Biological Safety

Many labs on-campus work with cell cultures, DNA, RNA, animals, and needles. These research materials can contain potentially infectious substances.

Always decontaminate equipment after using biohazardous material. Decontamination includes utilizing a solution of warm soap and water, then a solution of 1:10 household bleach (5.25 percent sodium hypochlorite) or Wescodyne. Dispose of any loose or used sharps in the proper sharps container.  Identify any refrigerator, freezer, incubator, or centrifuge used with biological material with a Biohazard Sticker. 

Common findings relevant to biological safety include:

Unprotected sharps are in the laboratory: 

Unprotected sharps in the laboratory increase the risk of puncture wounds and exposure to bloodborne pathogens. When not in use, razor blades and other sharps must be stored in a protective device or disposed of in a disposable sharps container. Manual recapping of needles is prohibited. 

Biohazard warning stickers not prominent: 

Research materials and/or sterile equipment could become contaminated with infectious agents. All equipment and materials used to store or process potentially infectious agents must be labeled with a biohazard sticker.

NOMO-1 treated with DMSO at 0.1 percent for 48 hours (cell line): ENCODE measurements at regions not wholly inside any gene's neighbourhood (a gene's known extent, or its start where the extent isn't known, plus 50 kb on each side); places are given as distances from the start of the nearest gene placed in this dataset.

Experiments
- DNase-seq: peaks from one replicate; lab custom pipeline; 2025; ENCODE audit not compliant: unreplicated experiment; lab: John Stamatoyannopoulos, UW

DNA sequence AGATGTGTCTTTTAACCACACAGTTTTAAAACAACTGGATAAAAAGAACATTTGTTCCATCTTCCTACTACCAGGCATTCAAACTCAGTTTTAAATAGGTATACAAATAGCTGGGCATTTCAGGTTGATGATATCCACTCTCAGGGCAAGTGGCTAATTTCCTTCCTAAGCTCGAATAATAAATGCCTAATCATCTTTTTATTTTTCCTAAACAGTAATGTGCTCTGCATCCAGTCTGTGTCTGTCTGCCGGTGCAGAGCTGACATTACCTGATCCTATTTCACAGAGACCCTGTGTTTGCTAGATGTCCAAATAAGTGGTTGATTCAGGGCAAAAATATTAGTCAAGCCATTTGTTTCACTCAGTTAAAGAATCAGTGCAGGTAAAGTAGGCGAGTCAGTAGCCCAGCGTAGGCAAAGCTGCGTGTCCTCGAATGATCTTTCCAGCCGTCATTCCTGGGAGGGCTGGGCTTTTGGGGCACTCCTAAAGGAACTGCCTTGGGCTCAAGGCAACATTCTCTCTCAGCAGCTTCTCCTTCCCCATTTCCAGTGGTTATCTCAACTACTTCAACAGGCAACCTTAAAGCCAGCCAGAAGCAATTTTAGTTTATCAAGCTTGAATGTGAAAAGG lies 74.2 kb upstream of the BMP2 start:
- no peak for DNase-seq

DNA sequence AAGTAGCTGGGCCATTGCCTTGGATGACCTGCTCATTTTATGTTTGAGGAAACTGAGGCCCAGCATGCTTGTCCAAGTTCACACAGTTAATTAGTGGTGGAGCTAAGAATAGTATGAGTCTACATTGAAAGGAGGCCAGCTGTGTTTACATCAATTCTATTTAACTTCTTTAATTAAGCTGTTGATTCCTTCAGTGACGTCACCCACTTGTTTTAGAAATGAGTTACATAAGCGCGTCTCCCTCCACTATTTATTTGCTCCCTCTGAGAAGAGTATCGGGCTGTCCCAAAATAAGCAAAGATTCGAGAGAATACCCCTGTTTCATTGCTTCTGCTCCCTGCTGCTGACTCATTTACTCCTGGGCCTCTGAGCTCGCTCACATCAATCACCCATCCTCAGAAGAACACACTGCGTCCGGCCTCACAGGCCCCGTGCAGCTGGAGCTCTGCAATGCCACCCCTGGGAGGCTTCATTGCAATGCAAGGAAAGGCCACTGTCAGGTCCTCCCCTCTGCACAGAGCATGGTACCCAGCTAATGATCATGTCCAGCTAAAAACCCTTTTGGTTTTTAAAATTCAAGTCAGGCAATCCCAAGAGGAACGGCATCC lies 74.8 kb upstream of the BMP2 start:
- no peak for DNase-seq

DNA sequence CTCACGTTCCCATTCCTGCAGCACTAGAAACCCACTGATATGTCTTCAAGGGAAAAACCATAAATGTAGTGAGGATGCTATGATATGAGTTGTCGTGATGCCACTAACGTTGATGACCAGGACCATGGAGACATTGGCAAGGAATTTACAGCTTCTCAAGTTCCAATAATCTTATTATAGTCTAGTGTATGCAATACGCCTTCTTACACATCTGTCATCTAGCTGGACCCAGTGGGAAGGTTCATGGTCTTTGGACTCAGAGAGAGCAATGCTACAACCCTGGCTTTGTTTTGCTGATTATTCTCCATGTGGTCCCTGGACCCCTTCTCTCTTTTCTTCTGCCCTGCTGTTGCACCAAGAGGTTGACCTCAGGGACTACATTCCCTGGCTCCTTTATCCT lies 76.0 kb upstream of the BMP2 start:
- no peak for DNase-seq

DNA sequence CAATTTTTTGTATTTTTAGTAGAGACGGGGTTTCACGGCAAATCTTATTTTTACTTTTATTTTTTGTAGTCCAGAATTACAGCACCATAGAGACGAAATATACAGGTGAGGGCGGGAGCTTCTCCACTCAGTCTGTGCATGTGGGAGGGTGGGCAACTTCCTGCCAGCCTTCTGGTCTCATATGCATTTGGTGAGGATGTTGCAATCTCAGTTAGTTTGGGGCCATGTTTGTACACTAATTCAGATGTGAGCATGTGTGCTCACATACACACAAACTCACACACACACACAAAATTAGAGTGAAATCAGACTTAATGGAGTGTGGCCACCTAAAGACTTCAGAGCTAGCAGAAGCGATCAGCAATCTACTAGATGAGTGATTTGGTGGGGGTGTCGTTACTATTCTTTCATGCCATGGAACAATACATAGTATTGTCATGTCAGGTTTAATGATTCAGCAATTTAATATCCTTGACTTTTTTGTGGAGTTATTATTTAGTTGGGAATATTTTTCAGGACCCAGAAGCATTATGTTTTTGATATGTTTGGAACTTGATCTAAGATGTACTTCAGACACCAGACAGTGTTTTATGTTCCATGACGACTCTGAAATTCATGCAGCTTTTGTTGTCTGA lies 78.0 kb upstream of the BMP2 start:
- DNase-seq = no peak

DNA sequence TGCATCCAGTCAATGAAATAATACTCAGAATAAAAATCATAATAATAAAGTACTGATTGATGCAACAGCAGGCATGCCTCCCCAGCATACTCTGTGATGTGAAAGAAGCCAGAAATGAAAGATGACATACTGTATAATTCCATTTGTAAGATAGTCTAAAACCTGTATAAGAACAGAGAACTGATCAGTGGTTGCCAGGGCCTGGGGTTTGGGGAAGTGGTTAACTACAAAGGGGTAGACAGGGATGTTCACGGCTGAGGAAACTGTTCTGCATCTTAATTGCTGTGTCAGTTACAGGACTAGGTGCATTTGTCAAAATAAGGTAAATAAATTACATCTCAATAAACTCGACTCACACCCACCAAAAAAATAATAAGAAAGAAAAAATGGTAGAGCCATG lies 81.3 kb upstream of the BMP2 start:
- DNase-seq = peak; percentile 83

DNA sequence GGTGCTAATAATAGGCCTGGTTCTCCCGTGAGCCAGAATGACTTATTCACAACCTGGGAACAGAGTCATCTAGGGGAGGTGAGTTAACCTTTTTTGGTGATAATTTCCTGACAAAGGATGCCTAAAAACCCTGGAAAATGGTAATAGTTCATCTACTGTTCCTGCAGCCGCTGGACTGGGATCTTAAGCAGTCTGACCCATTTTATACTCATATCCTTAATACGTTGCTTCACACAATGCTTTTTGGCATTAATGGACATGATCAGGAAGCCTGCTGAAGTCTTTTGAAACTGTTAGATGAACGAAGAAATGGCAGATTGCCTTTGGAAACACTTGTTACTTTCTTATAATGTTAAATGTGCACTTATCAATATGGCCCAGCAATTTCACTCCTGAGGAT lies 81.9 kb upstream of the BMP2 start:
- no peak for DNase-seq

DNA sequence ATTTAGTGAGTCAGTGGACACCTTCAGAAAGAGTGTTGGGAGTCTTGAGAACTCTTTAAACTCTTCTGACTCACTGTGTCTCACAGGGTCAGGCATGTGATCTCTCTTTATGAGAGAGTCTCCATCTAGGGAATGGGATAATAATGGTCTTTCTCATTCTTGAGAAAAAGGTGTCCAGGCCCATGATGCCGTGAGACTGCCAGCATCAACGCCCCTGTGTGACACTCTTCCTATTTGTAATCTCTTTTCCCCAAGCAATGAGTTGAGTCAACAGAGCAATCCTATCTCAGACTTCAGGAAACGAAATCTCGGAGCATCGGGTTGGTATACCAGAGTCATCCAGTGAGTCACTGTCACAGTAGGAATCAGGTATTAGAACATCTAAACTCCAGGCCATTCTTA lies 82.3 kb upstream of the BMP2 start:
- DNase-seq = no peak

Clean bench: Improper use/infectious agent work in a clean air bench: 

Clean air benches provide a sterile material work environment by blowing fresh air across the work surface towards the user. Clean air benches do not provide protection to workers. Working with infectious material could result in an exposure. Clean air benches are not biological safety cabinets. These benches should never be used when handling cell culture materials or drug formulations or when manipulating potentially infectious materials. These devices only provide product protection and should not be used in research, biomedical, or veterinary laboratories at the University. For more information, contact the Biosafety Officer at EHS by calling 410-706-7845

Vacuum line filter missing or clogged/unprotected vacuum lines: 

Unprotected vacuum lines could result in the exposure of infectious agents to maintenance personal who service HVAC equipment in the building. Building and laboratory vacuum systems must be protected during vacuum filtration or aspiration procedures. High-efficiency particulate air (HEPA) disposable cartridge filters must be used to prevent fluid and aerosol contamination of laboratory vacuum lines, and vacuum pumps. HEPA disposable cartridge filters are available from various scientific supply vendors.